They bite, they pester, but here’s why I love them anyway
While hiking through the forests of central Vermont last summer, I came under aerial assault by a battalion of flies with kaleidoscope eyes. Deer flies had come in for the attack. This is a normal situation to find yourself in when you reach an opening along a forested trail. They whirl around your head like moths around a porch light. For a while they seem like they are uninterested in landing; instead, they’re laser focused on approaching close enough for you to hear their irritating buzz, yet just far enough away to avoid being swatted. And after you begin to accept them as a harmless nuisance, they sneak their way onto your skin, delivering a painful bite. You won’t even notice until they’ve already taken off, leaving a little drop of blood oozing from the open wound they’ve created.
Despite all of this, I do not hate deer flies. I sometimes wish they would leave me alone, but I am fascinated by their acrobatic agility, their incredible life history, and especially by their hypnotic eyes. The compound eyes of the deer fly are actually made up of hundreds of small cells called ommatidia which each function as separate visual receptors. Together, they form the ‘compound eye,’ which combines the images from each ommatidium to form the image that the fly sees. In most deer flies, the ommatidia are different patterns of iridescent color. The reds, blues, greens, and blacks swirl together to form intricate and beautiful patterns.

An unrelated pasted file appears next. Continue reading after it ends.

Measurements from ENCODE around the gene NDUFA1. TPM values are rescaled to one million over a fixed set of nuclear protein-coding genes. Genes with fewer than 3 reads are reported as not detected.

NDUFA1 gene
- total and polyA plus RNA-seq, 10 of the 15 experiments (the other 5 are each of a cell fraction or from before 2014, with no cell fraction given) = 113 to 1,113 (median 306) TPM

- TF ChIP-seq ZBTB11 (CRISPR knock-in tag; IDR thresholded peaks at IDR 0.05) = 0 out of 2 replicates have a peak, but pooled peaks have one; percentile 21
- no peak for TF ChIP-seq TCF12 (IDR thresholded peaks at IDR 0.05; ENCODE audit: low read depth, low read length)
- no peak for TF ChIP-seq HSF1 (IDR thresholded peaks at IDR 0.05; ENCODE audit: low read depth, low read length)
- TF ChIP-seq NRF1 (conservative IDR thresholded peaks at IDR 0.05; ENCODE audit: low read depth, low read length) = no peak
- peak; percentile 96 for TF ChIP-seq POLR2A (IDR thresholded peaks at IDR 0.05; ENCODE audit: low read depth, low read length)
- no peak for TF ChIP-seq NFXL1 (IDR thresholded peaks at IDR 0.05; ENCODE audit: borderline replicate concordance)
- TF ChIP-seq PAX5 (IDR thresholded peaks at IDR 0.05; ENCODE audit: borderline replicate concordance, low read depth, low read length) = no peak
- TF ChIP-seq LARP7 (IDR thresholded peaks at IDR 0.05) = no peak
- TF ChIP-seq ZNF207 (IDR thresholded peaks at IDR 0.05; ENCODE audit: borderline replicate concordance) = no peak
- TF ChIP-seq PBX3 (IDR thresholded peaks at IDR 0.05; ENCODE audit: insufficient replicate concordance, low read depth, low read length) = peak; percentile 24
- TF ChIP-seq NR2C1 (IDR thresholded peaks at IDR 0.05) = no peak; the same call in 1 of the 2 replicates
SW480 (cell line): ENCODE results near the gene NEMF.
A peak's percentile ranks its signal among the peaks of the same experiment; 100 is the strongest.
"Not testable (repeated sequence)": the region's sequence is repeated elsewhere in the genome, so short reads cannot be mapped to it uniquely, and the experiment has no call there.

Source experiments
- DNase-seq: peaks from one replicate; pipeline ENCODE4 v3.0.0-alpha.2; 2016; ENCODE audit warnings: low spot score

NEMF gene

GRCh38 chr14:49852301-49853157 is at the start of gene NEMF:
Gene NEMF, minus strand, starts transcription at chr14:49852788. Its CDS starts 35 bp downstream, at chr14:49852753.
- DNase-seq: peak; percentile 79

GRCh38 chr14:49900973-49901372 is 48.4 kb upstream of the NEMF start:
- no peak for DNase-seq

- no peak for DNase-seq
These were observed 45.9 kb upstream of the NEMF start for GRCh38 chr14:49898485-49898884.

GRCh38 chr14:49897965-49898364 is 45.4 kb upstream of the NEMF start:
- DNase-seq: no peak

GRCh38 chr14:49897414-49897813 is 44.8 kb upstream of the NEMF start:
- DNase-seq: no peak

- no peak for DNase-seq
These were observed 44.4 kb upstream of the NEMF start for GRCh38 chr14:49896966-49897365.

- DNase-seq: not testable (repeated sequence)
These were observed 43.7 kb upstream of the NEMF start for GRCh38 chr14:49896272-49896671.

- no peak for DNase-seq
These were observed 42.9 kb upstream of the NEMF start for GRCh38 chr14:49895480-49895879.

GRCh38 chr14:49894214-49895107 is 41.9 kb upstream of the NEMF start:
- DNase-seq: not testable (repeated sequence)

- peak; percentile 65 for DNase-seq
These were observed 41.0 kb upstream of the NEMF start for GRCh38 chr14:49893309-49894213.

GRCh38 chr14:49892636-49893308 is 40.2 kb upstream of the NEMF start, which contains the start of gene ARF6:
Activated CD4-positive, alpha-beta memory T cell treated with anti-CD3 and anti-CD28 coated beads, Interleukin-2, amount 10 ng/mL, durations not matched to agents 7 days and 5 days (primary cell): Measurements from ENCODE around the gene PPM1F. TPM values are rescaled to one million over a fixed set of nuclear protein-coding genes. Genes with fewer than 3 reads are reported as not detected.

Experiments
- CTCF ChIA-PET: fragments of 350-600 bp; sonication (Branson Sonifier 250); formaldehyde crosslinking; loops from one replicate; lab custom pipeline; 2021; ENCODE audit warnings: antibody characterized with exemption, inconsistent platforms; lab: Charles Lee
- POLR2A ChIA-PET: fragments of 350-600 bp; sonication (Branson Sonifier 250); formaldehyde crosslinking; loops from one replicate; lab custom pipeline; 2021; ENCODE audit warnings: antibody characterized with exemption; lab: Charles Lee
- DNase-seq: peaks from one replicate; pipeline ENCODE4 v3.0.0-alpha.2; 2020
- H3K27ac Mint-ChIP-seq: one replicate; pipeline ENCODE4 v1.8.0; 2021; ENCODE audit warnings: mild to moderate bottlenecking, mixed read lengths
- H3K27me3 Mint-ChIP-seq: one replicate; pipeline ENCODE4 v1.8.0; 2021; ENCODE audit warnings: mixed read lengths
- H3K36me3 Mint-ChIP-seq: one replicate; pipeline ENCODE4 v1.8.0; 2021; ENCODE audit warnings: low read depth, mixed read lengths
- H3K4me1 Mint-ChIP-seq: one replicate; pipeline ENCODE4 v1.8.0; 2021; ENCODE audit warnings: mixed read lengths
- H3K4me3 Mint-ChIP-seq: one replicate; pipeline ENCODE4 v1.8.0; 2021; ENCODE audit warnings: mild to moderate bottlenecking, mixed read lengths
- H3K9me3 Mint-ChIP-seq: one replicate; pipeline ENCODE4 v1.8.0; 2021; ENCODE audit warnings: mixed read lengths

Once you get past their eyes, you can go on to appreciate some of their other qualities, such as their phenomenal aerial agility. Like all other flies, deer flies have just one set of wings. Some ancient ancestor of the flies once had two pairs, but the rear set evolved into small, club-shaped appendages called halteres. These halteres act as gyroscopes, giving them great balance and control when in flight.
After a deer fly has spotted you with its beautiful eyes, used its incredible flying ability to land on your head, and successfully stolen a drop of your blood, what it does next is even more amazing. Only female deer flies actually drink blood. They use this blood meal to obtain the nutrients required for laying eggs. It is with that little extra help from you that the deer fly is able to complete its life cycle.
This is why when a deer fly lands on my head, I swipe rather than swat. While I’d rather not be the blood donor for a needy deer fly family, I don’t want to squish them either. They are amazing creatures that deserve our respect and admiration. And even if I tried to squish one, I probably couldn’t catch it anyway.